We cannot regard the argument from the literary construction of the books of the Bible and their resemblance to the literary works of other nations as very safe or conclusive. It may be quite valid and conclusive for those who accept the Bible simply as the growth of Hebrew literature--simply as the product of the national mind and consciousness in the various stages of its growth and decay; but not for those who accept it as a supernatural revelation of the God of the Hebrews. The supernatural element not only in narrative, experience, and prophecy, but also in the very composition itself, must be taken into account. This puts a vast difference between the literature of the nation of Israel, along the whole line of its history, and the literature of any other nation. It is a growth, but it is not the product of genius or mere piety. It is the result of a continued revelation and inspiration. To refer again to King Arthur, the growth of legends around his name has led many to question if he was a historical person at all, and we cannot believe that God would give countenance to anything that would tend to lead to this confusion. The employment of parables in itself is not wrong, for Christ Himself frequently took advantage of this mode of instruction. But it was always done by Him openly, and so that His hearers understood that His statements were parabolical. There was no difficulty in distinguishing between the parts of His teaching that were parabolical and those parts which were historical. He never attached any of His parables to historical names.

We may say that this new view of the book tends to shake our faith in other historical parts of Scripture. It bears a resemblance, both in its form and contents, to the narratives of remarkable incidents in the lives of Elijah and Elisha. If this be a parable, why may we not regard the others as possessing the same mythical character?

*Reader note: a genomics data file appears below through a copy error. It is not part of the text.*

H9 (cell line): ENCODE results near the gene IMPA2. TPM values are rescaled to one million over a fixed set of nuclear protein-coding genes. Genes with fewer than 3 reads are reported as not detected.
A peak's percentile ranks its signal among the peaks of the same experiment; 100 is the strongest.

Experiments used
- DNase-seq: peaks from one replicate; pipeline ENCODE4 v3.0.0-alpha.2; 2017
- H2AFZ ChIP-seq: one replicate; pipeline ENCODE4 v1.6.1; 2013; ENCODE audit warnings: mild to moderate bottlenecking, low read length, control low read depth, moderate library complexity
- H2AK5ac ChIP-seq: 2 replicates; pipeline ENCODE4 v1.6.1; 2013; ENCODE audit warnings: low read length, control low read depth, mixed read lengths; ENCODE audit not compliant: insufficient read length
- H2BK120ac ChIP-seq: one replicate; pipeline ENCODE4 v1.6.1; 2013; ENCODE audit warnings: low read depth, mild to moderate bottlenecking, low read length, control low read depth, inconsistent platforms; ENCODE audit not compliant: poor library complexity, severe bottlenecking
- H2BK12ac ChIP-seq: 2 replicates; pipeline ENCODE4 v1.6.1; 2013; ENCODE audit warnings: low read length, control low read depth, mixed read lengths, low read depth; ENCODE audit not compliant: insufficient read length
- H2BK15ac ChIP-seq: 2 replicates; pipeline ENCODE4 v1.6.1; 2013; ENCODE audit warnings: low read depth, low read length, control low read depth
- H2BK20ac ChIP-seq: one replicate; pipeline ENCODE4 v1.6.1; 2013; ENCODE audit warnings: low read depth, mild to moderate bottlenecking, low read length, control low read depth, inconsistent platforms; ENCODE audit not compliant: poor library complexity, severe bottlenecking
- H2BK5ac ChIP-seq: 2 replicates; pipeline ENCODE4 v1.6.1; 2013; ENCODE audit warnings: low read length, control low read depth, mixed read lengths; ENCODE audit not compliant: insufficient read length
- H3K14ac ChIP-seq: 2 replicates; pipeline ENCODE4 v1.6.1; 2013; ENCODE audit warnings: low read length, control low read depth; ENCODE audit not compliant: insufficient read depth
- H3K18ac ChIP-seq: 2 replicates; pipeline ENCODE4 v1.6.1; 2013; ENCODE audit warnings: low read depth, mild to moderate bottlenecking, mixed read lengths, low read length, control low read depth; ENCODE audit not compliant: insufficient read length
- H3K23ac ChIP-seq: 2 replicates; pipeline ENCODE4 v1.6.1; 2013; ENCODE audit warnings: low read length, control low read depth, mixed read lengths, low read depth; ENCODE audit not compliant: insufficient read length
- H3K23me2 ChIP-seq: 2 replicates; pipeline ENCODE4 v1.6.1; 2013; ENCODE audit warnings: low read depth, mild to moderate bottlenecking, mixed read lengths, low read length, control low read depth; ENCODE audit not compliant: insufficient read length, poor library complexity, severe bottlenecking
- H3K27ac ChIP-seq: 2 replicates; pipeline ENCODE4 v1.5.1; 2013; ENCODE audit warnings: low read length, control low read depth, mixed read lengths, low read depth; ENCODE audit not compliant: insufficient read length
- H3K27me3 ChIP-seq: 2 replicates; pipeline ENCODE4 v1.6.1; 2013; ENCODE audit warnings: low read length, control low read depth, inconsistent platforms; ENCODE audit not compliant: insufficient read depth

This book bears many marks of being authentic history. It is, indeed, fragmentary, and does not furnish us with full information on all points about which our curiosity is aroused. It does not tell us anything about Jonah’s life and labours previous to his call to go to Nineveh. It does not tell us anything about the spot where he was vomited by the fish upon the dry land, nor describe his journey to Nineveh; and some have seen in this evidence that it is not true history, but fable. “But,” as Keil has remarked, “the assertion that completeness in all external circumstances which would serve to gratify curiosity rather than help to an understanding of the true facts of the case, is indispensable to the truth of any historical narrative, is one which might expose the whole of the historical writings of antiquity to criticism, but can never shake their truths. There is not a single one of the ancient historians in whose works such completeness as this can be found; and still less do the Biblical historians aim at communicating such things as have no close connection with the main object of the narrative, or with the religious significance of the facts themselves.” This lack of detail in the narrative may also be accounted for by its prophetic character. It is not the design of the writer simply to give a historical account of Jonah’s mission to Nineveh, but to present those incidents in connection with it which have a typical and prophetical signification. But while the narrative is by no means complete, there seems to us to be an unmistakable touch of reality in the experience of Jonah as here described. In the description of his feelings and conduct, when the call came to him to go to Nineveh; in his prayer in his wonderful grave; and in the record of his feelings and conduct under the unwished for and disappointing success of his mission, there is something so strange and yet so natural as to place them outside the domain of fiction. And when the narrative touches upon points on which any light can be thrown by the researches into antiquity, these researches have confirmed its truthfulness. The attempt to show from the statement in the third verse of the third chapter, “and Nineveh was an exceeding great city of three days’ journey,” that the greatness of Nineveh was a thing of the past when the book was written, has been perfectly futile. The plain meaning of the words is, as granted even by the rationalistic critics themselves, that Nineveh was a city of vast dimensions when Jonah reached it, in the prosecution of his heaven-given mission. Its dimensions as thus indicated have been found to correspond with the description of ancient profane historians, and with recent examination of the ruins of this city. The command too, issued by the King of Assyria, in proclaiming a national fast to put sackcloth on the beasts and flocks and make them fast, is quite in accordance with the customs which are known to have prevailed in the ancient Persian Empire. The book thus bears traces of having been written by one who had seen Nineveh in its greatness and glory, and who had gained some acquaintance with its customs.